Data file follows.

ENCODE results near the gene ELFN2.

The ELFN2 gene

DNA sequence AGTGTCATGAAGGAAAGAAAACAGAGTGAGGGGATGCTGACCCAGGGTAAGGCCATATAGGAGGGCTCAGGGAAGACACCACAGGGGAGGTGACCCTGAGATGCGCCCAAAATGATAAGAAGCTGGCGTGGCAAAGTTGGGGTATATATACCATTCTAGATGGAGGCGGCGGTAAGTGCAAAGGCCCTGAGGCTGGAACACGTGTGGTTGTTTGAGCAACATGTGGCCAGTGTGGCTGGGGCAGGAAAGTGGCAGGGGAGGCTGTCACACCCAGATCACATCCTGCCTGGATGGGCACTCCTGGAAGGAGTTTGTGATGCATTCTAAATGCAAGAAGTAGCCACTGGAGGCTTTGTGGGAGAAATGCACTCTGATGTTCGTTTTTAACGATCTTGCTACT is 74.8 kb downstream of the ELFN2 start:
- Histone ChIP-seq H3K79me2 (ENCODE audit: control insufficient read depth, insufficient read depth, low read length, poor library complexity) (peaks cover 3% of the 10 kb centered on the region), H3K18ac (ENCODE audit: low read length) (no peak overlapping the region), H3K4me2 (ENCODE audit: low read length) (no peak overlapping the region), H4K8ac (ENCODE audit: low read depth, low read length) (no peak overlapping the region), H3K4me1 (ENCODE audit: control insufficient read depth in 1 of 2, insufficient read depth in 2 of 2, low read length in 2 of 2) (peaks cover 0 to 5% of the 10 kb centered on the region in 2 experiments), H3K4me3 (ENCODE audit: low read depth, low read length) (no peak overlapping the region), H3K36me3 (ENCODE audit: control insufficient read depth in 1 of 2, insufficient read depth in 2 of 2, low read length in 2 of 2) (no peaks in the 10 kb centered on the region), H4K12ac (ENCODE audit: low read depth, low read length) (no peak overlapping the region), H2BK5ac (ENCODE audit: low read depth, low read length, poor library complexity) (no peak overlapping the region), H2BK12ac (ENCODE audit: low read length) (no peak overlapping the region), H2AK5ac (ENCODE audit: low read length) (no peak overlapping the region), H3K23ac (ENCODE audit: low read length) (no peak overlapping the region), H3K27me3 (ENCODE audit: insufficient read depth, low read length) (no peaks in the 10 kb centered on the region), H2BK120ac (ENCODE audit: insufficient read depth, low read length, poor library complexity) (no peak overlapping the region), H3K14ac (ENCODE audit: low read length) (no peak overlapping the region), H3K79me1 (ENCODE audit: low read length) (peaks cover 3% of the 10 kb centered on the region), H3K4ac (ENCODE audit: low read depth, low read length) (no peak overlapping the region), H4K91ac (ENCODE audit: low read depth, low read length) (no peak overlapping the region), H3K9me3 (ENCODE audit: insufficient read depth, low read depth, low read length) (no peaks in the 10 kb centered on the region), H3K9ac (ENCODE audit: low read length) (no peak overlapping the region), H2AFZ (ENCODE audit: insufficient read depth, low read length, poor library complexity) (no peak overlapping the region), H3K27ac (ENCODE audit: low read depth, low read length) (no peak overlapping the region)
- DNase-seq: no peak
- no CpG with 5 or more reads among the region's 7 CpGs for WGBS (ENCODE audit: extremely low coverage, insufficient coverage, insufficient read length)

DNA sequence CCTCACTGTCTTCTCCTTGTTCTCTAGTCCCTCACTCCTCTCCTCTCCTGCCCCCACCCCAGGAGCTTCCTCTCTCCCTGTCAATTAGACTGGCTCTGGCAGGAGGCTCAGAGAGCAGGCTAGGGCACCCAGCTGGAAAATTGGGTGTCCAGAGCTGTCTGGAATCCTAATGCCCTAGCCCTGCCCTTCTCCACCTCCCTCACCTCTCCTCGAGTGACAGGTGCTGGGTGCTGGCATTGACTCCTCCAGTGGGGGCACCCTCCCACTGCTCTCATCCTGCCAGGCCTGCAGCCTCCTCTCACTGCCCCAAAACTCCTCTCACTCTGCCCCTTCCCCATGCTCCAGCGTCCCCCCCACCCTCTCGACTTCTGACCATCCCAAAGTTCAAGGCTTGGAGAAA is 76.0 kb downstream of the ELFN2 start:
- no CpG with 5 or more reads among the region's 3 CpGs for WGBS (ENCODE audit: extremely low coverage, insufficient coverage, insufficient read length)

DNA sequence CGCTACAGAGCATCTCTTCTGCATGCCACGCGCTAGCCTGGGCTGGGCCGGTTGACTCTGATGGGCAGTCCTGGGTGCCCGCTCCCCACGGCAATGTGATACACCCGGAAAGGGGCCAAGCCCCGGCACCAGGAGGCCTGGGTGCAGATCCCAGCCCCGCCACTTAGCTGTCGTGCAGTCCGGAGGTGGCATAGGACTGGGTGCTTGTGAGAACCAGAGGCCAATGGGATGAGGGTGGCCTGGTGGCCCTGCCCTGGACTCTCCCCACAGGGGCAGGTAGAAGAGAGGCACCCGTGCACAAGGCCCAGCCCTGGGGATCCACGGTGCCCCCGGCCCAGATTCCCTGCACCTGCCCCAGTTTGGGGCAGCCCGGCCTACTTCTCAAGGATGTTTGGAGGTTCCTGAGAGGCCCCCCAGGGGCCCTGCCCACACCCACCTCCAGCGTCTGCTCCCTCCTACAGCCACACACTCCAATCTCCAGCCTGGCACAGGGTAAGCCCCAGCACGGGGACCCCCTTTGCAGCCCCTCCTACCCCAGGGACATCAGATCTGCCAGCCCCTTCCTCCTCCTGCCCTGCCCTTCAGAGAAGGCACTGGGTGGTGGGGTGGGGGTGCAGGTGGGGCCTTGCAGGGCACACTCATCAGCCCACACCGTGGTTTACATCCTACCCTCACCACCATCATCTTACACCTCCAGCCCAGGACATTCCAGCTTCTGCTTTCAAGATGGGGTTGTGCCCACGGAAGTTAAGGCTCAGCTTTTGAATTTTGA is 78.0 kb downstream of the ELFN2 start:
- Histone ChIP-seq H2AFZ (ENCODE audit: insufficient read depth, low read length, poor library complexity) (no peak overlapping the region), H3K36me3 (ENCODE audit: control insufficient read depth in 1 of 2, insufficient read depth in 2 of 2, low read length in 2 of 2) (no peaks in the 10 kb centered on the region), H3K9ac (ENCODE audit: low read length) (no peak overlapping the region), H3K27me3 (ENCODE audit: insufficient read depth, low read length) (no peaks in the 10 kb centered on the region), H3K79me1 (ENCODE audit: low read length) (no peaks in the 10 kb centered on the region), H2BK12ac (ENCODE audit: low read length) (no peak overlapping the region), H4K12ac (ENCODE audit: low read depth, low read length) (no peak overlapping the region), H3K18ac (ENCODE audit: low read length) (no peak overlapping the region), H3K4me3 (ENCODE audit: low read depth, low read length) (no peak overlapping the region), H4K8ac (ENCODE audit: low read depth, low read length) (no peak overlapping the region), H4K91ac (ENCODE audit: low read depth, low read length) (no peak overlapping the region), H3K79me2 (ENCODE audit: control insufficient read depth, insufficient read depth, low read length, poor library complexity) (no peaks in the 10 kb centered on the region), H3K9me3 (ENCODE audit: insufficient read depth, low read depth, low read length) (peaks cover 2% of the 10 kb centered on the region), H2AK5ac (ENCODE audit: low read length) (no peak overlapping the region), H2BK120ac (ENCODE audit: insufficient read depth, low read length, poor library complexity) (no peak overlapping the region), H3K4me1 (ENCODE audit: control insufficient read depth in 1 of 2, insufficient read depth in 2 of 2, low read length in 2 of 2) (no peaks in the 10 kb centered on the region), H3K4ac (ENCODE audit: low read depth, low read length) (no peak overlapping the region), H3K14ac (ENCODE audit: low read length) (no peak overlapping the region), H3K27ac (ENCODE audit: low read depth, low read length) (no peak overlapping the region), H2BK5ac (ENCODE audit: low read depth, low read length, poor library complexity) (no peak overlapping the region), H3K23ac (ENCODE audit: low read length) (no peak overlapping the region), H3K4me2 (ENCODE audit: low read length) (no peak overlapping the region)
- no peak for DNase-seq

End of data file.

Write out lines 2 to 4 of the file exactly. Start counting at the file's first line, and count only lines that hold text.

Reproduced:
The ELFN2 gene

DNA sequence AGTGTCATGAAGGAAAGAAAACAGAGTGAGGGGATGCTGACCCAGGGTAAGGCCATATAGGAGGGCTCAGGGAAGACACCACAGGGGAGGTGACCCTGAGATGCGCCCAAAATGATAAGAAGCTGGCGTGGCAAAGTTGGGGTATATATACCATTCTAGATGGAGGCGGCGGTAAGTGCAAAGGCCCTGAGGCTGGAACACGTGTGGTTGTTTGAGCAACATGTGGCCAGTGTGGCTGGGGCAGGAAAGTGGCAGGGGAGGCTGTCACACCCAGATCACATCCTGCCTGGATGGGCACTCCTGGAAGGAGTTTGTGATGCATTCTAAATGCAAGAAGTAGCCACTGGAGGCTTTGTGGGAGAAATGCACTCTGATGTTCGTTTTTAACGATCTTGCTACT is 74.8 kb downstream of the ELFN2 start:
- Histone ChIP-seq H3K79me2 (ENCODE audit: control insufficient read depth, insufficient read depth, low read length, poor library complexity) (peaks cover 3% of the 10 kb centered on the region), H3K18ac (ENCODE audit: low read length) (no peak overlapping the region), H3K4me2 (ENCODE audit: low read length) (no peak overlapping the region), H4K8ac (ENCODE audit: low read depth, low read length) (no peak overlapping the region), H3K4me1 (ENCODE audit: control insufficient read depth in 1 of 2, insufficient read depth in 2 of 2, low read length in 2 of 2) (peaks cover 0 to 5% of the 10 kb centered on the region in 2 experiments), H3K4me3 (ENCODE audit: low read depth, low read length) (no peak overlapping the region), H3K36me3 (ENCODE audit: control insufficient read depth in 1 of 2, insufficient read depth in 2 of 2, low read length in 2 of 2) (no peaks in the 10 kb centered on the region), H4K12ac (ENCODE audit: low read depth, low read length) (no peak overlapping the region), H2BK5ac (ENCODE audit: low read depth, low read length, poor library complexity) (no peak overlapping the region), H2BK12ac (ENCODE audit: low read length) (no peak overlapping the region), H2AK5ac (ENCODE audit: low read length) (no peak overlapping the region), H3K23ac (ENCODE audit: low read length) (no peak overlapping the region), H3K27me3 (ENCODE audit: insufficient read depth, low read length) (no peaks in the 10 kb centered on the region), H2BK120ac (ENCODE audit: insufficient read depth, low read length, poor library complexity) (no peak overlapping the region), H3K14ac (ENCODE audit: low read length) (no peak overlapping the region), H3K79me1 (ENCODE audit: low read length) (peaks cover 3% of the 10 kb centered on the region), H3K4ac (ENCODE audit: low read depth, low read length) (no peak overlapping the region), H4K91ac (ENCODE audit: low read depth, low read length) (no peak overlapping the region), H3K9me3 (ENCODE audit: insufficient read depth, low read depth, low read length) (no peaks in the 10 kb centered on the region), H3K9ac (ENCODE audit: low read length) (no peak overlapping the region), H2AFZ (ENCODE audit: insufficient read depth, low read length, poor library complexity) (no peak overlapping the region), H3K27ac (ENCODE audit: low read depth, low read length) (no peak overlapping the region)